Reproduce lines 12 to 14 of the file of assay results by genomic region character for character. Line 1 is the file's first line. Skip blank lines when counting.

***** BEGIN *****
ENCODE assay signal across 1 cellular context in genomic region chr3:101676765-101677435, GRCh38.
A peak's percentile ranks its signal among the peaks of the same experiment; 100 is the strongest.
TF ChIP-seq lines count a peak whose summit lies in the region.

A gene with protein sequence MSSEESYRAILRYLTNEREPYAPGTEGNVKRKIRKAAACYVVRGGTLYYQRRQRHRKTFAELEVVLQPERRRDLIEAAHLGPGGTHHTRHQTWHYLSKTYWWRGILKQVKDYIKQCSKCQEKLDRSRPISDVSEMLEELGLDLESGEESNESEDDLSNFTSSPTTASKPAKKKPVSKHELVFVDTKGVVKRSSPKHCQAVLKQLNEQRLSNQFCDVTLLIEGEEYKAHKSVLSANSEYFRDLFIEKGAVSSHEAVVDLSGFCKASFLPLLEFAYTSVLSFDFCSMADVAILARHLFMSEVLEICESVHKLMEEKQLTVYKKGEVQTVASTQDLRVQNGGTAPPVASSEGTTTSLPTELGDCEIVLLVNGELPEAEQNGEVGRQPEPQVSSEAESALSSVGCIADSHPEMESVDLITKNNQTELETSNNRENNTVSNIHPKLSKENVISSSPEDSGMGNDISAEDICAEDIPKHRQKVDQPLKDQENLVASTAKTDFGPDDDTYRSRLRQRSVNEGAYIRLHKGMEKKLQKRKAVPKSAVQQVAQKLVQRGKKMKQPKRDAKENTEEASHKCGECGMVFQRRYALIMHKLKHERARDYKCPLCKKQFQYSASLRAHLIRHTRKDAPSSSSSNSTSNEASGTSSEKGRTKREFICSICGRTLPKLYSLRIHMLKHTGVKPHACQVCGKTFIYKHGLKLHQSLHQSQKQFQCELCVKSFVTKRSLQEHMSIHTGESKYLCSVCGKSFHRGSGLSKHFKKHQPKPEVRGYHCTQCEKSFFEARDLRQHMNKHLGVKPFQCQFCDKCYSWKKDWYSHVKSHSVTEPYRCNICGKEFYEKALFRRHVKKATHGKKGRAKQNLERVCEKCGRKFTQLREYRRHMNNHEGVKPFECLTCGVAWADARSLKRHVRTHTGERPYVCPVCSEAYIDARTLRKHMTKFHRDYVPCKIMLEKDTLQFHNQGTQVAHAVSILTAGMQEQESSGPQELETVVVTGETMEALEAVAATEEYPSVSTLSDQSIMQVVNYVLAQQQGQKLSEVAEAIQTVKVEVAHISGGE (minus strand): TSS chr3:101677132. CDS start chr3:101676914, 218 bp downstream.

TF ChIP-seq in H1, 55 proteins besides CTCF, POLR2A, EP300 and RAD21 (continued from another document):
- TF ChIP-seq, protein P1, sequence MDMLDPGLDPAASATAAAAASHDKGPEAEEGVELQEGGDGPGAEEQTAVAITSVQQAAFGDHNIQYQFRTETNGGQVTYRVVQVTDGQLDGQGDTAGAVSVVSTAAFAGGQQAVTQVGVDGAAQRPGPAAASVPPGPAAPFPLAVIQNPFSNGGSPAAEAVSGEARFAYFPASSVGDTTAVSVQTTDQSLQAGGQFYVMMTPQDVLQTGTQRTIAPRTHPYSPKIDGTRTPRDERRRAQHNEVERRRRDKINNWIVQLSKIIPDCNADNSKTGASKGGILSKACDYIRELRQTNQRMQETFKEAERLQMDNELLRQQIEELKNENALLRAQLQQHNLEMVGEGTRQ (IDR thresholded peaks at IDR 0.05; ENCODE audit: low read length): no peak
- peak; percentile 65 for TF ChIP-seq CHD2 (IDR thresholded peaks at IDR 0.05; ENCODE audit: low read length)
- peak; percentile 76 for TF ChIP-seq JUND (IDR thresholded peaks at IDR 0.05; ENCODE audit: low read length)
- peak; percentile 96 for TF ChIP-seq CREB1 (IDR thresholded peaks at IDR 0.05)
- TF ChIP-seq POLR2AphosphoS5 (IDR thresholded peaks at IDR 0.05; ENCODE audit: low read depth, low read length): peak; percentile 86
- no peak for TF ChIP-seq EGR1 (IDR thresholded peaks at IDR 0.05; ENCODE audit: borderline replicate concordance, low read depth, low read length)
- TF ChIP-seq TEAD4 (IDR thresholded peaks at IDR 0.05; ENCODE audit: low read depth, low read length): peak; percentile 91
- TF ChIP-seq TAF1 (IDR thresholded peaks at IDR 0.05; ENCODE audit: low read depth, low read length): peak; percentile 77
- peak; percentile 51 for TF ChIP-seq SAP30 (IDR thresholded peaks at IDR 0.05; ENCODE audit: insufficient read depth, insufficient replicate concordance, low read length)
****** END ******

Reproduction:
- TF ChIP-seq TEAD4 (IDR thresholded peaks at IDR 0.05; ENCODE audit: low read depth, low read length): peak; percentile 91
- TF ChIP-seq TAF1 (IDR thresholded peaks at IDR 0.05; ENCODE audit: low read depth, low read length): peak; percentile 77
- peak; percentile 51 for TF ChIP-seq SAP30 (IDR thresholded peaks at IDR 0.05; ENCODE audit: insufficient read depth, insufficient replicate concordance, low read length)